A Seat at the Table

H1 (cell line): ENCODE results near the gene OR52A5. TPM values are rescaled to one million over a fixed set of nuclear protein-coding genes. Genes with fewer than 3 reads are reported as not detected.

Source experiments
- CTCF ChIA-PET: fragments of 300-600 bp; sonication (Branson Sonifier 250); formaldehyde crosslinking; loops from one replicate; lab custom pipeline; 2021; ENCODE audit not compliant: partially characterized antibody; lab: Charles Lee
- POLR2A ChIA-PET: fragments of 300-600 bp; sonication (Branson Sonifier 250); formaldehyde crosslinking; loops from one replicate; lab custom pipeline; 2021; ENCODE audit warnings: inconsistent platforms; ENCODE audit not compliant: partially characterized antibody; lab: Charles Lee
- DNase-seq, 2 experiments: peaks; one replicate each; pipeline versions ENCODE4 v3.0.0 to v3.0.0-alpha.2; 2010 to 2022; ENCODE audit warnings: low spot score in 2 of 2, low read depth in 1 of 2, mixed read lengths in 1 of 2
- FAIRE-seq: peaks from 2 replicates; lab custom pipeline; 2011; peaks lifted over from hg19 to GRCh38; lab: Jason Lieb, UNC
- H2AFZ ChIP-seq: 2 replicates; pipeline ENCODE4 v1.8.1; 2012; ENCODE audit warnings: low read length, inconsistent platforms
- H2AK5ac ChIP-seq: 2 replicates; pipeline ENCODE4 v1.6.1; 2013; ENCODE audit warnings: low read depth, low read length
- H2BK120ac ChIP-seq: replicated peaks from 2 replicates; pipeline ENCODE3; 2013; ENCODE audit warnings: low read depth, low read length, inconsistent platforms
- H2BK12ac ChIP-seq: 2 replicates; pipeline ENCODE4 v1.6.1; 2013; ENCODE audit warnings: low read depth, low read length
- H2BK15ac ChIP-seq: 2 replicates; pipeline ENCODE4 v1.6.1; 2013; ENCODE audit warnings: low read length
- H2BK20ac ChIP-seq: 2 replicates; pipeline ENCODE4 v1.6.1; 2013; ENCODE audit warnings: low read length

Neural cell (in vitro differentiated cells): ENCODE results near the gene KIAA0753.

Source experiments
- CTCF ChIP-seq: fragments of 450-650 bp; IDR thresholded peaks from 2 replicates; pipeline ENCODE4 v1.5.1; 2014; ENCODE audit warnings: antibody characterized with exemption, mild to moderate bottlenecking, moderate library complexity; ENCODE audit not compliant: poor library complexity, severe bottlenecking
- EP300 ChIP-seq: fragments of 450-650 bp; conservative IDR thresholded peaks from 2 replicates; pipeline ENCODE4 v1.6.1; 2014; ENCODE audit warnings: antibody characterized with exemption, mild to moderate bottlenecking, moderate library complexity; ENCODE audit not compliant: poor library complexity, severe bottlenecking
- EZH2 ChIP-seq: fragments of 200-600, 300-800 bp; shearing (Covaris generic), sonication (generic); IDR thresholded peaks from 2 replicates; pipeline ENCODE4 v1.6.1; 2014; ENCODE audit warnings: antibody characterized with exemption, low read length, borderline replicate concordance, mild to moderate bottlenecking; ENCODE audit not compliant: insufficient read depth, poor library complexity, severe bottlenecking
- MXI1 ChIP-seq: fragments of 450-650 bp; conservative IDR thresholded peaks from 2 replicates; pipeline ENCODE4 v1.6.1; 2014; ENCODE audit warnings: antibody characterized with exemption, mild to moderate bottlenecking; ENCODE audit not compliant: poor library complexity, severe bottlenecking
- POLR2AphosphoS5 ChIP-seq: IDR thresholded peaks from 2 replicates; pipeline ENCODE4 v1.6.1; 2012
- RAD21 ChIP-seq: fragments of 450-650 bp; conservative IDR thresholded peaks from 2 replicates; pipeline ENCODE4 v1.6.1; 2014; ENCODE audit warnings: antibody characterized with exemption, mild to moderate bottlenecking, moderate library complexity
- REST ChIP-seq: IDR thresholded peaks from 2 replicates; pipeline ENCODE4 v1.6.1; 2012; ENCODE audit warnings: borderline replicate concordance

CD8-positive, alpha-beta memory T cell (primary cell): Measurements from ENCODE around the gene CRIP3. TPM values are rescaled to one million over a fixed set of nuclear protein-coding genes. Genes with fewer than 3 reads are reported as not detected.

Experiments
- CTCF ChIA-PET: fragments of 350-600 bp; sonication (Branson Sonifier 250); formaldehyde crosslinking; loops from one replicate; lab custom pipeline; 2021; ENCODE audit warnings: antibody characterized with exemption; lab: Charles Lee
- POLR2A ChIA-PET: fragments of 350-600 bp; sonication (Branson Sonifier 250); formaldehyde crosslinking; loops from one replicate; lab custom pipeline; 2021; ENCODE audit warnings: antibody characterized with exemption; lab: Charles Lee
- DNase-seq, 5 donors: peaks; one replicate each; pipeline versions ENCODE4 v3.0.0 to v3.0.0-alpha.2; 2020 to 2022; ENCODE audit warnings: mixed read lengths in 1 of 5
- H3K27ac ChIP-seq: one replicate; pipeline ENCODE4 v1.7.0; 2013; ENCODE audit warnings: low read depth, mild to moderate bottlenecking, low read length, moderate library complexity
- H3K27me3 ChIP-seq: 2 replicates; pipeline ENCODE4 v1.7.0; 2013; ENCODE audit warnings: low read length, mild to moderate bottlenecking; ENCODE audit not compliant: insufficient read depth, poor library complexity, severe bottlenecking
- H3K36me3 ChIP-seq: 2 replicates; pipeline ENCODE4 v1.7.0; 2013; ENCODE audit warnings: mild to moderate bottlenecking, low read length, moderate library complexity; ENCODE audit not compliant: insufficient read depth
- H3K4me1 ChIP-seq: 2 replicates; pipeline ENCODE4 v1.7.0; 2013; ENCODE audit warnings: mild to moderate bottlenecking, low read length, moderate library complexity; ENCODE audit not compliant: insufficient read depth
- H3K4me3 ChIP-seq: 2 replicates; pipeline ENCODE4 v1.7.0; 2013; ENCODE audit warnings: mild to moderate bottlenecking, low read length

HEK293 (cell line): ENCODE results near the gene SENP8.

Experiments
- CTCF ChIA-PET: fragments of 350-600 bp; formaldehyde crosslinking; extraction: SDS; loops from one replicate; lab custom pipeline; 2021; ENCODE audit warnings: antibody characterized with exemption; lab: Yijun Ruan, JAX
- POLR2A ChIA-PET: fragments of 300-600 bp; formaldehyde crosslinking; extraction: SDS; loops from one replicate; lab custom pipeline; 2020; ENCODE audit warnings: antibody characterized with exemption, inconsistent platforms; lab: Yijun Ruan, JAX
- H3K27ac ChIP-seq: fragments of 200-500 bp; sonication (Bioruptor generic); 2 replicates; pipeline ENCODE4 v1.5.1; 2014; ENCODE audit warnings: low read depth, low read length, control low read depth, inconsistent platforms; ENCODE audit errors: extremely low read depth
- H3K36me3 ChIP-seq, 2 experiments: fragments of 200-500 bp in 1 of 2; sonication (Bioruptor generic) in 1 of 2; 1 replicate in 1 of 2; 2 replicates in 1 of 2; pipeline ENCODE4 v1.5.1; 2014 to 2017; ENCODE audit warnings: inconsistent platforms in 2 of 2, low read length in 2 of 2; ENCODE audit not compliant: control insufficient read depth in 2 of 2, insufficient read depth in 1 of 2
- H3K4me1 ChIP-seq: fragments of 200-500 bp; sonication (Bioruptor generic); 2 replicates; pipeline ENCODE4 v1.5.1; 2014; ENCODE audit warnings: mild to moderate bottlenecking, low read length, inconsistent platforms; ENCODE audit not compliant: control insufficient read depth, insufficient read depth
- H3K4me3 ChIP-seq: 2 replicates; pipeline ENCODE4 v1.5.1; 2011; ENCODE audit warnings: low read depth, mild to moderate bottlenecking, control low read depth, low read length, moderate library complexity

“Fall in your ways so you can wake up and rise,” Solange sings in the introductory track of her third album. The line encapsulates the then 30-year-old artist’s journey, previously most known as Beyoncé Knowles’ little sister, now recognized and respected as a bona fide visionary in her own right. As Destiny’s Child catapulted into superstardom in the early 2000s, a 14-year-old Solange tried her hand at singing and acting. She performed lead vocals on the theme song for Disney’s The Proud Family, and starred in teen and family films including Johnson Family Vacation and Bring It On: All or Nothing. Alongside singing backup vocals for her sister’s mega girl group, the multi-hyphenate Houston native also went on to release pop and dance music under her father’s Music World Entertainment label and Geffen Records in the early- to mid-2000s. Following an eight-year hiatus, Solange returned with A Seat at the Table, matured and more authentic than ever, taking full creative control by way of her talents in storytelling, music, design, and visual spaces. The 21-track set is museum-worthy art that heals, honing in on the Black female experience, inextricable from Solange’s own struggles and triumphs. On cuts like “F.U.B.U.” Solange centers Black empowerment, while elsewhere on “Don’t Wish Me Well,” she pores over personal growing pains and what is left behind. Eight interludes weave her stories together, featuring narration from parents, Matthew and Tina Knowles, and respected hip-hop artist and entrepreneur, Percy “Master P” Miller. Other collaborators include Lil Wayne, Sampha, The-Dream, and Raphael Saadiq, who initially sent Solange the instrumental for what would become "Cranes in the Sky," and went on to produce eight of the album’s tracks. True to Solange’s multitude of creative outlets, A Seat at the Table goes beyond the tracklist, released alongside self-directed visuals that communicate through movement, attire, and theatrics.